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Beginning the last semester of law school….. – Thoughts from 3L Amira Khan

January 11th, 2013 No comments

As classes start again, I asked our work study, Amira Khan, to share her thoughts about her final semester at Widener Law.  Here’s a glimpse in the life of a 3L!

 

It seems like I have been waiting for three years to finally get to this point… I am FINALLY in my LAST semester of law school! As I finished off all my prerequisite courses last semester, I am left with a pretty light schedule, only taking 10 credits and switching from regular to extended division.

The drive to school Wednesday morning felt surreal. I couldn’t believe this was my final first day of school. The past two and half years seemed like a blur. I vividly remember my first day of law school back in 2010. I was a scared, nervous 1L and did not have any idea what to expect. Looking back, it is amazing how quickly I acclimated to law school. I became accustom to the routine of going to class, doing the assigned reading, and praying that I was not going to be called on that day in class. One thing that I never got used to, however, was the Socratic method. I spent most semesters living in fear each day, keeping my head down and avoiding eye contact with the professor in hopes that I could dodge the bullet. I found that when I got called on early in the semester, I got it over with and it was not actually as bad as I had made it seem in my head. I often felt relieved to get it over with.  But in those classes where I had not yet been called on yet, it was painful waiting each class, anticipating that today could in fact be “my day”. However, by my third year of law school, I had surprisingly gotten used to the Socratic method. It did ensure that I was prepared for class each day, and after being in classes with the same students for three years I no longer feared getting inevitability of getting called on.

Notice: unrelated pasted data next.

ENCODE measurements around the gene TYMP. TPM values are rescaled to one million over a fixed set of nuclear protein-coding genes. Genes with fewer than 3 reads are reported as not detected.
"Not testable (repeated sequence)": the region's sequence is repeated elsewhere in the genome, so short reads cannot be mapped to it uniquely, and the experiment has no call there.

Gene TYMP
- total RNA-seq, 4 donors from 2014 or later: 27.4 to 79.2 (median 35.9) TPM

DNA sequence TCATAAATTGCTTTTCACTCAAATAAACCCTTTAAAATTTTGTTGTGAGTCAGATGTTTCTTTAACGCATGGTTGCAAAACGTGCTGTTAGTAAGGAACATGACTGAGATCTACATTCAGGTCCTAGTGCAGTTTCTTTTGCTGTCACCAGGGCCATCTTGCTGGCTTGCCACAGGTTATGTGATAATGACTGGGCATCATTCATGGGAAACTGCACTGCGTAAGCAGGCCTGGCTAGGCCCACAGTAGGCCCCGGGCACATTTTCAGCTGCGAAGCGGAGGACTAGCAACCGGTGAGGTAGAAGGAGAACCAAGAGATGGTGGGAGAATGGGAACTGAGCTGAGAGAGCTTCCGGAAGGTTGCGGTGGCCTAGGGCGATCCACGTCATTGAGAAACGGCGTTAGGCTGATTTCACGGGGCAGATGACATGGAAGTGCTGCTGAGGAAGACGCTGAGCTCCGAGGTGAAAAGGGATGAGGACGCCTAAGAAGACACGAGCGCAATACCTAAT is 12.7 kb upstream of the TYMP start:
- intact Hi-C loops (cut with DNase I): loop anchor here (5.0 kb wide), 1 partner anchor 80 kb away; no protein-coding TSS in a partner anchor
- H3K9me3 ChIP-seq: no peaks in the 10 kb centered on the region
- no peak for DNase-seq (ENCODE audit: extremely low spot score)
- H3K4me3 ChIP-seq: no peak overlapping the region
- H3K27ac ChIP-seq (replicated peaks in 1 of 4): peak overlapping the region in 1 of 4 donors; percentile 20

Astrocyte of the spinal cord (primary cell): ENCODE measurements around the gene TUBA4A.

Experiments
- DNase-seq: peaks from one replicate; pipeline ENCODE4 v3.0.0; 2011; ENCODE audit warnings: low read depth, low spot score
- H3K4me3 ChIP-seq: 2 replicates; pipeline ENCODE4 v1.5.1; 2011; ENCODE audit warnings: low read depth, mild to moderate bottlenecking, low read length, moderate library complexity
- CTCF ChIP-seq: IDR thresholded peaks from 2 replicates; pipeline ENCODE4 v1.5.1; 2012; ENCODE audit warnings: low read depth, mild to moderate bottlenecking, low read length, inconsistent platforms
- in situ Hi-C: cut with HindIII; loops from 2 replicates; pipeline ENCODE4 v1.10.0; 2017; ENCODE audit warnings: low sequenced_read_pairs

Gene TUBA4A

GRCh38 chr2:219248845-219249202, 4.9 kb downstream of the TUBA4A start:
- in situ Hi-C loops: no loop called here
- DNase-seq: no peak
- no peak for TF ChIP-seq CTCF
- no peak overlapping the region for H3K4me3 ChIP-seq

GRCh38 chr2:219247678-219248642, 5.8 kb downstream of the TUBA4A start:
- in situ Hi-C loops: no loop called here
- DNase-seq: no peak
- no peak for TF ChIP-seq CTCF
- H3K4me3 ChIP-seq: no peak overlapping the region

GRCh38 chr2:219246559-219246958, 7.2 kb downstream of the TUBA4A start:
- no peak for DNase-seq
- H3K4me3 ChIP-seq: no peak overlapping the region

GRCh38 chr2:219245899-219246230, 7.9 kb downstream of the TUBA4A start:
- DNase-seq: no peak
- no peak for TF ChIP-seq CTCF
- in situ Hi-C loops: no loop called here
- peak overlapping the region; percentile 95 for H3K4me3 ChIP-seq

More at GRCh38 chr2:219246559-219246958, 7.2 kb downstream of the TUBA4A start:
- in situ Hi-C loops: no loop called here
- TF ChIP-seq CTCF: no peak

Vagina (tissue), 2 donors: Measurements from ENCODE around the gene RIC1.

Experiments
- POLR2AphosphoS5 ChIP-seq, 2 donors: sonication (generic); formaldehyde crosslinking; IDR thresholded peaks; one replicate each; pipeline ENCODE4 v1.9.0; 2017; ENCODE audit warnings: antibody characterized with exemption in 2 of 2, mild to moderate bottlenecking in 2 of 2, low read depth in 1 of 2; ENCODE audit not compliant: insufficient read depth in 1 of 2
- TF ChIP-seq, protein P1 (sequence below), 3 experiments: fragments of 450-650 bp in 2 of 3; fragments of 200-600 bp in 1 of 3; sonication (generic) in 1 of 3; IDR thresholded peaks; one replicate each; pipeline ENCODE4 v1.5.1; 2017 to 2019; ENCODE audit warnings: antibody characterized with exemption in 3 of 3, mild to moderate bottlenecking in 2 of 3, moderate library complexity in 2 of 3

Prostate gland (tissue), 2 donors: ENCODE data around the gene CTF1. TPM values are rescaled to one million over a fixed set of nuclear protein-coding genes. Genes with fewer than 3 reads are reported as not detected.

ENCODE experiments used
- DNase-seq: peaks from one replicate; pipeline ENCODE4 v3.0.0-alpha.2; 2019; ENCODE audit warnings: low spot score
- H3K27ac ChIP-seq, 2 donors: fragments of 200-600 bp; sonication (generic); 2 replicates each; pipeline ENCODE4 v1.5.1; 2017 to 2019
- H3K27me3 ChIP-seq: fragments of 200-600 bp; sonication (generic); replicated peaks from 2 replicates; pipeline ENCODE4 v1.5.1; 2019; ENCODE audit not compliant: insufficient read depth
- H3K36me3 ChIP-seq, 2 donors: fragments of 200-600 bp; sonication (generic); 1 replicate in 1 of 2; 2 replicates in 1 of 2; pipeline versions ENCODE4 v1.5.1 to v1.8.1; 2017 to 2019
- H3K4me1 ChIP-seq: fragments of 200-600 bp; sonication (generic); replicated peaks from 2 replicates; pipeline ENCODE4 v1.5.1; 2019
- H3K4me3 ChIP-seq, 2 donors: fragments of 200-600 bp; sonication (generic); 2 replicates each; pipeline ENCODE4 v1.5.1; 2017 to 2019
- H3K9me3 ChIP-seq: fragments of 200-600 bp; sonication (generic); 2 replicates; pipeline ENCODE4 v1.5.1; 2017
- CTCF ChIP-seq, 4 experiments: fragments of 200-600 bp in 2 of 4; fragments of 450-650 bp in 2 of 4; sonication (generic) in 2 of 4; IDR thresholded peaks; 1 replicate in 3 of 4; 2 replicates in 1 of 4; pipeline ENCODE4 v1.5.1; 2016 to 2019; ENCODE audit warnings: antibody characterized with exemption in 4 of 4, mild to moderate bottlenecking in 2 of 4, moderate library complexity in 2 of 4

People often ask me if I knew back then what I know now, would I do it all over again? My answer is always yes. My experience here at Widener has been great. The staff and faculty are eager to help and the professors always respond to my frequent emails during the reading period before finals. The people are friendly and there are so many networking events and student organizations to get involved with. While law school in itself is tough, Widener Law is a wonderful place to attend, as there are small classes and several job opportunities in the legal community in Wilmington as well as Philadelphia. Widener Law also offers a bar preparation and strategies course that I am currently taking to prepare for the Bar exam. Overall, Widener Law is a great place to attend law school as the faculty and administration are helpful and friendly and the school does its very best to prepare students to take the Bar exam and to become skilled attorneys.

Thanks for sharing your experience, Amira!  Happy last semester to you.  Do you have questions for Amira?  Email asdelpuerto@widener.edu, call 302-477-2703 or post a comment below!  She’ll respond to you directly.

 

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Meet Jason Ploppert – Rising 3L

April 27th, 2012 No comments

Jason Ploppert, Widener Law Student